I get a lot of questions on the Performance Management Chart (PMC) from athletes. Its a popular topic that can get complicated quickly, so thought I would post a short primer that goes over the basics. The PMC and its related terminology was developed originally by Dr. Andy Coggan. TrainingPeaks licenses the concepts and an automated version is built into the TrainingPeaks tool.
When looking at the physical/fitness components of training, the most fundamental elements any coach or athlete need to consider in prescribing a training plan are: volume (how much) intensity (how hard) and frequency or recovery (how often) a training “load” is being applied to an athlete. The PMC provides coaches and athletes an objective way to monitor fitness, stress loads and fatigue levels to better manage these factors. Here is a sample chart for reference as we walk through the elements:
The red “dots” are an index of “stress” for individual workouts based on the intensity and duration, called Training Stress Score or TSS. As a baseline, the power, HR or average pace an athlete can hold for 1 hr all out results in a 100 TSS. This is also considered the athlete’s threshold power, HR or pace. TSS for individual workouts are calculated based on the intensity and duration and are the basic data elements for the remaining calculations. A high intensity short workout and a lower intensity longer workout could both trigger a similar training stress score (TSS). A key point here, the more accurate the athlete’s threshold numbers for power, HR and/or pace are, the more useful these charts are in monitoring the athlete’s status.
The pink line is an index measuring the exponential avg amount of TSS the athlete has accumulated during an acute or short 1 week period (ATL for Acute Training Load). It’s also described as “fatigue” or the short term stress that athlete has been subjected to.
The blue line is similar, but it’s the exponential avg TSS over a chronic or longer 42 day period (CTL or Chronic Training Load). It’s also described as “fitness” or the long term stress the athlete has been subjected to.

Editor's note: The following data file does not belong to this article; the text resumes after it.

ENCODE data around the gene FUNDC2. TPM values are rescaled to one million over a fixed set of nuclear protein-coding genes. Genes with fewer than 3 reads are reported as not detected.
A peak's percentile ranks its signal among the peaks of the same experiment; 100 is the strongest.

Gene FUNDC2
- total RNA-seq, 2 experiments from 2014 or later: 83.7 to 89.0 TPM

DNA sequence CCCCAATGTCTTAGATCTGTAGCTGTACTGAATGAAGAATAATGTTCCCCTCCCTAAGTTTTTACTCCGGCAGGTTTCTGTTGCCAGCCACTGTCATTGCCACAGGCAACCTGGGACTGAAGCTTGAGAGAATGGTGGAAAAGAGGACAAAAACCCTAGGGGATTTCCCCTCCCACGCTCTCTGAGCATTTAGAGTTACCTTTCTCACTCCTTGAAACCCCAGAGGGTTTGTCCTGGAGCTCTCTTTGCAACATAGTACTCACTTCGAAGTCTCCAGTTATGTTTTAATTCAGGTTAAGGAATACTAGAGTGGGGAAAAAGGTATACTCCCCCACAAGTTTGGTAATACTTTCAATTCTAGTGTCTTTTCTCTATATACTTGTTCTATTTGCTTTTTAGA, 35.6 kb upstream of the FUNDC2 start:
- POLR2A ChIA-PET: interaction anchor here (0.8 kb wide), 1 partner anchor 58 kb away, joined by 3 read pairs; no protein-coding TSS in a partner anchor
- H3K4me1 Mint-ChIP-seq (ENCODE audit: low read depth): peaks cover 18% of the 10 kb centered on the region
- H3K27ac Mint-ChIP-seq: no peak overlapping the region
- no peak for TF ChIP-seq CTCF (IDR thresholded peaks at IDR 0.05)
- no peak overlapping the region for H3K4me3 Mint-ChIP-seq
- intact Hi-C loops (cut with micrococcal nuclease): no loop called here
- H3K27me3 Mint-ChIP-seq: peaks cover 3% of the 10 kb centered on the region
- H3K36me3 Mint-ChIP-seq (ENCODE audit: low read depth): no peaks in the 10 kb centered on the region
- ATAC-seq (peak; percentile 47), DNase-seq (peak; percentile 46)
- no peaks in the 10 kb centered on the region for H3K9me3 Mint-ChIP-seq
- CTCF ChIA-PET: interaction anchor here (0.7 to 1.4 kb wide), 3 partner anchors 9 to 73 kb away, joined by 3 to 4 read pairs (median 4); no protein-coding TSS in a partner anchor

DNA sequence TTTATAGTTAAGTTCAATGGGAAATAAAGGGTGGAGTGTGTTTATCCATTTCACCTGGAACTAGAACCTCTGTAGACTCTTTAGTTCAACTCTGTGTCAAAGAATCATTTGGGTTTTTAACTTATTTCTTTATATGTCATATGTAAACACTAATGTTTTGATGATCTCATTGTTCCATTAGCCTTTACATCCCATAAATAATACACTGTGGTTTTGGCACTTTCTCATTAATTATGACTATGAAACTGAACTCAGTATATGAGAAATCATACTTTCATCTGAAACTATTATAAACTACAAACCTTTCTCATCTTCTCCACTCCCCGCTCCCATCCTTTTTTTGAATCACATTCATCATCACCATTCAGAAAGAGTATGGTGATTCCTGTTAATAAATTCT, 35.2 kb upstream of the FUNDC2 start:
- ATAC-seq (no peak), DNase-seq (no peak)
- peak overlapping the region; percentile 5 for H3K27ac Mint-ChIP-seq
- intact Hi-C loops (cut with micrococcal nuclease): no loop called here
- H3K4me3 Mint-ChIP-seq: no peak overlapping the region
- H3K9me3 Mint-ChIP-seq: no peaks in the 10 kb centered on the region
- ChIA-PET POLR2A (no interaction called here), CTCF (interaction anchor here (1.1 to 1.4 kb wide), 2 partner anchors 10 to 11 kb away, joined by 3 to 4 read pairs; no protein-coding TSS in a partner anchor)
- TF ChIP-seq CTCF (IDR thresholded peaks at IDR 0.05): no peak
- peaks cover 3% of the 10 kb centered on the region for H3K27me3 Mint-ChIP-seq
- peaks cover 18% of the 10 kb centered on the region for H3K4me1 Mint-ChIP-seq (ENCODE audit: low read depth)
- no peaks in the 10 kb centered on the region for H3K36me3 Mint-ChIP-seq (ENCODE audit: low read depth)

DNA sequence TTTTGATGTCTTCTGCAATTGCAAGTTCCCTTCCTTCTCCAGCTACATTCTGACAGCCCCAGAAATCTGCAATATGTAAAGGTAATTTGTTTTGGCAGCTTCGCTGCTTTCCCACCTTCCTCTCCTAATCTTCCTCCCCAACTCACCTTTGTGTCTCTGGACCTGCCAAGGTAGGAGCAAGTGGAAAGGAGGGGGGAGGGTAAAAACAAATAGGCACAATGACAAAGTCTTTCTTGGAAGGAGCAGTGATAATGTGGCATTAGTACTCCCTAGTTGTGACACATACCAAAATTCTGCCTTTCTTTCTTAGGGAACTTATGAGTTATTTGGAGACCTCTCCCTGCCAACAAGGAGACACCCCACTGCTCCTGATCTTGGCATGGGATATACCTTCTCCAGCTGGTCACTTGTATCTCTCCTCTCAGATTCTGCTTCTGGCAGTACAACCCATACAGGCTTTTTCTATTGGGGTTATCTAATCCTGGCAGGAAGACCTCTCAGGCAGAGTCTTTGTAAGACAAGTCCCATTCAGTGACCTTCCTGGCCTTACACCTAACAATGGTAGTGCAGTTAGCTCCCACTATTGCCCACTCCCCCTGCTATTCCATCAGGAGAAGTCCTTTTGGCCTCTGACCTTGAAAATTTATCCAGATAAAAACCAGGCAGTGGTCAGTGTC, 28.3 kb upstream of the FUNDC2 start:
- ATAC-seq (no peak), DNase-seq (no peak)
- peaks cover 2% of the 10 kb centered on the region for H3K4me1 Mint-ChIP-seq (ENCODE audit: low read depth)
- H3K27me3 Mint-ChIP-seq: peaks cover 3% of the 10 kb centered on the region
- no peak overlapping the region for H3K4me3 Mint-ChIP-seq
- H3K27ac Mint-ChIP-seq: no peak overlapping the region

The 7 and 42 day periods are defaults that have proven to be good markers based on research. TrainingPeaks actually allows you to change these defaults if you desire, but I have not really found a case where that is necessary.
The literature associated with this approach outlines some general ranges for CTL. Personally, I have not found these values to reflect a reasonable load for most working athletes. From my experience, it’s difficult to account for daily work related stress, running around, chasing kids, up early, to bed late etc. I have found that “target” values over a season are individual. I recommend paying the most attention to the slope of CTL (fitness) and how steadily an athlete is progressing over time as stress is added via either volume or intensity or both. TrainingPeaks mobile provides metrics to track these trends as well.
The yellow line (Training Stress Balance or TSB) is basically the difference between fitness and fatigue and it correlates to how “tired” or how “fresh” an athlete might be given how much short term and long term stress has accumulated. For example, a 4 hr ride with tempo efforts in it early in the season when an athlete is less fit will likely make the athlete more tired, and require more recovery, than the same ride later in the season when an athlete is more fit and has more “work” under their belt.
TSB can be very useful in correlating and even predicting when an athlete is going to feel pretty good or might start feeling tired, drug out an at risk for illness. Like everything, it is a little different for each individual, but in general under a good load, -10 to -20 seems to be about as deep as you want to go for any period of time. Most athletes hitting below -20 generally start seeing some lingering fatigue, feel tired and run higher risk of illness. Start getting into +10 and above and the athlete may feel tired at first as their body starts to shift to recovery mode, but then they usually feel good shortly after that, this is usually where we want to see you after a rest period and going into bigger races. Again the specifics depend on the individual and how accurate their threshold numbers are, but the general trends seem to hold.
I can't stress enough that you shouldn't base everything on this chart, just like you would never drive your car using gauges alone. The chart is a great decision support tool, especially for remote coaches who are trying to gain insight into how their athletes are responding to the training plans they are being prescribed.
For more info on TSS and the PMC, check out these TrainingPeaks articles: